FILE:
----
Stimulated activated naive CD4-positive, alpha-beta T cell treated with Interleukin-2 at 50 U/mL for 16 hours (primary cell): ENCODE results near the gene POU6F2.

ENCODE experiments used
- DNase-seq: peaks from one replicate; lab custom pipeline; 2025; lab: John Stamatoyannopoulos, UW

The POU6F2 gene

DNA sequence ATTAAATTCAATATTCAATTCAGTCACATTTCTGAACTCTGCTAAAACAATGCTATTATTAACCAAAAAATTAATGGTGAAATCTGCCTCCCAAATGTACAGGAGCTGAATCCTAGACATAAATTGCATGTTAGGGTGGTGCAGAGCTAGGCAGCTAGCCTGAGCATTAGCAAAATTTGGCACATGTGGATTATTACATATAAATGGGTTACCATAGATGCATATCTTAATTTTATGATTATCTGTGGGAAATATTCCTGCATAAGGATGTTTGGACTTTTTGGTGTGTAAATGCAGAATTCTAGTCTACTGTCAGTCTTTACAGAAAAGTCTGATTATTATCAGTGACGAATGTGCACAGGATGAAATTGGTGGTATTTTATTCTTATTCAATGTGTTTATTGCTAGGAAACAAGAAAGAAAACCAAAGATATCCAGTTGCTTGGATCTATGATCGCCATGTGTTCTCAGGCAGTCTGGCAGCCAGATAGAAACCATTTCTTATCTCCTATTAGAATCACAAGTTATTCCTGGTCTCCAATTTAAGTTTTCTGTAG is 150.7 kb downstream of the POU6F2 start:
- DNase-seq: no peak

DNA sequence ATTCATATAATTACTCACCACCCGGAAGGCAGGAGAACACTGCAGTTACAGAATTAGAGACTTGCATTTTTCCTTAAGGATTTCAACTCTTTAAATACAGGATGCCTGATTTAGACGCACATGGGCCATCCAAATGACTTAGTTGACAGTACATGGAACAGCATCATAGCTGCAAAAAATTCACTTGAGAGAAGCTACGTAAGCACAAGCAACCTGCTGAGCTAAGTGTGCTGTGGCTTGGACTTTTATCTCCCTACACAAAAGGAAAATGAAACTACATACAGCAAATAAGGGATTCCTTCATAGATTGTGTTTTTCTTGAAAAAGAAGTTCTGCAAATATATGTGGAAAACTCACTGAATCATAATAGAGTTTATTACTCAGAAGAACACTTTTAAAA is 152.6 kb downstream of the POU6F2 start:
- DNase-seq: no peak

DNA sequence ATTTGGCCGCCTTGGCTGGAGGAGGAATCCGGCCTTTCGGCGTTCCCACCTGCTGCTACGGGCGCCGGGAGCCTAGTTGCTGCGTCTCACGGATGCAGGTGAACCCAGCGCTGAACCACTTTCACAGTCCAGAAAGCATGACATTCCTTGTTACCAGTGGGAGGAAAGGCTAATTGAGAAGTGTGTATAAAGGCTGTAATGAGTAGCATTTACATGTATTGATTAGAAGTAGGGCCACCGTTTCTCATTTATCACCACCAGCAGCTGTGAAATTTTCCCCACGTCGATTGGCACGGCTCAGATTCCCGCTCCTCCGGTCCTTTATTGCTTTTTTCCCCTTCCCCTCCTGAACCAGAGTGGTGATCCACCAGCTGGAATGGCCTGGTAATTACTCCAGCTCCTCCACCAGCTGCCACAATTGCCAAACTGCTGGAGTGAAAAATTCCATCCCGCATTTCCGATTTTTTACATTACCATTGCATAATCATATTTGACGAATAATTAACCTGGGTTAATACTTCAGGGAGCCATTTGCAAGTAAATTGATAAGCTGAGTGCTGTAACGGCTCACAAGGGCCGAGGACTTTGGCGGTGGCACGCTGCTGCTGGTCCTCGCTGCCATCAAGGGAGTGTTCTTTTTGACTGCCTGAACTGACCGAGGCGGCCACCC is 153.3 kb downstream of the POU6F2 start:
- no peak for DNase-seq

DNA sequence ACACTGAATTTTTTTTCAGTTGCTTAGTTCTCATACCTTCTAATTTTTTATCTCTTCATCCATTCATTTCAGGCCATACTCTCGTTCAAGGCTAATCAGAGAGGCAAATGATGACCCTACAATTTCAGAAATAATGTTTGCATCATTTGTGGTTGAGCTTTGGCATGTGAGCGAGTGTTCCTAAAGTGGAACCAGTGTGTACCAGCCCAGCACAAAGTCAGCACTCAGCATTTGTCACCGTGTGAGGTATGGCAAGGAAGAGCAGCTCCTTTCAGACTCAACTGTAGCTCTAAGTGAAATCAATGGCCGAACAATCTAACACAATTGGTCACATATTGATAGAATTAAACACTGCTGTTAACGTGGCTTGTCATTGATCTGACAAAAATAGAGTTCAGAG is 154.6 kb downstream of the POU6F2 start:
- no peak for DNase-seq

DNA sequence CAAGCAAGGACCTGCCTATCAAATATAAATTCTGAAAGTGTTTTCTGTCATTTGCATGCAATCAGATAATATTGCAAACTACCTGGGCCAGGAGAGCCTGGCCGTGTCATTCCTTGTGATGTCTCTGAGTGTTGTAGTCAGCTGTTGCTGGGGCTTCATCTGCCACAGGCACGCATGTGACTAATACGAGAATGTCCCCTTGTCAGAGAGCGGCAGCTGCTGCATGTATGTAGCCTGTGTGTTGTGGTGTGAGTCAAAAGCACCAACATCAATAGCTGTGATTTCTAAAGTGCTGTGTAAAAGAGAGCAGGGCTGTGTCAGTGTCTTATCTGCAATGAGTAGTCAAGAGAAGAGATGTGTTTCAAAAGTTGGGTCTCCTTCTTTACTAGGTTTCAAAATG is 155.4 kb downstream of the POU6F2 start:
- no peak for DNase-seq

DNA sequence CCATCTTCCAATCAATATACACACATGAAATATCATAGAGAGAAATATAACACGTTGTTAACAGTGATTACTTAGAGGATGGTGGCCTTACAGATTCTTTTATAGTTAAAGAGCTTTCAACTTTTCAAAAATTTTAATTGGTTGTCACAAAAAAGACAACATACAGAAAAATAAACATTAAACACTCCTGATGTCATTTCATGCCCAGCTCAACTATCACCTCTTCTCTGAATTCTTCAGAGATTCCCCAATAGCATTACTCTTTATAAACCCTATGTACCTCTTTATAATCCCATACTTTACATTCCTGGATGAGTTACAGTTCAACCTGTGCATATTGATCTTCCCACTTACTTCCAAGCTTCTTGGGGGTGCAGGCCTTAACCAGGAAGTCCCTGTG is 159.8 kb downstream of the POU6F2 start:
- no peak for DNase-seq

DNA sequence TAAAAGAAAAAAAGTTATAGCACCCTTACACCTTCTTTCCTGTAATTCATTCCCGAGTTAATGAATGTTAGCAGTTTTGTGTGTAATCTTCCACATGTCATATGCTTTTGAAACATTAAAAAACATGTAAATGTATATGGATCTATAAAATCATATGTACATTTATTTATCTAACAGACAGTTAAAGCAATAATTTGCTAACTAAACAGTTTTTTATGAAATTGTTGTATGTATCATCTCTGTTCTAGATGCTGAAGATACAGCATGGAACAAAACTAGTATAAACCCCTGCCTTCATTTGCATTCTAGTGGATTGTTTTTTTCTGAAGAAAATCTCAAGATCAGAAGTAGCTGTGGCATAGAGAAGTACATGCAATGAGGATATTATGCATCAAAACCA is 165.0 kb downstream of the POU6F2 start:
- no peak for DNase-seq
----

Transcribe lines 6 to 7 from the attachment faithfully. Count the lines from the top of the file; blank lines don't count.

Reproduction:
- DNase-seq: no peak

DNA sequence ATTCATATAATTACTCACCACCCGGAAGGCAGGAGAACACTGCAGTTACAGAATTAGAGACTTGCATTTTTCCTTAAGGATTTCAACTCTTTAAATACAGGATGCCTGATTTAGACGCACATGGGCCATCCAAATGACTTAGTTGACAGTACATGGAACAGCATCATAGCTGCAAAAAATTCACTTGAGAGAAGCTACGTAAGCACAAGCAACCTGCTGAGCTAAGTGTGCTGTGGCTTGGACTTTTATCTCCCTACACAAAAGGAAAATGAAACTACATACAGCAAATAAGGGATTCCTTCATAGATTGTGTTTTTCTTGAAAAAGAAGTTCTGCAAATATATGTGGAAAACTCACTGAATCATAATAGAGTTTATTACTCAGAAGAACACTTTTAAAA is 152.6 kb downstream of the POU6F2 start: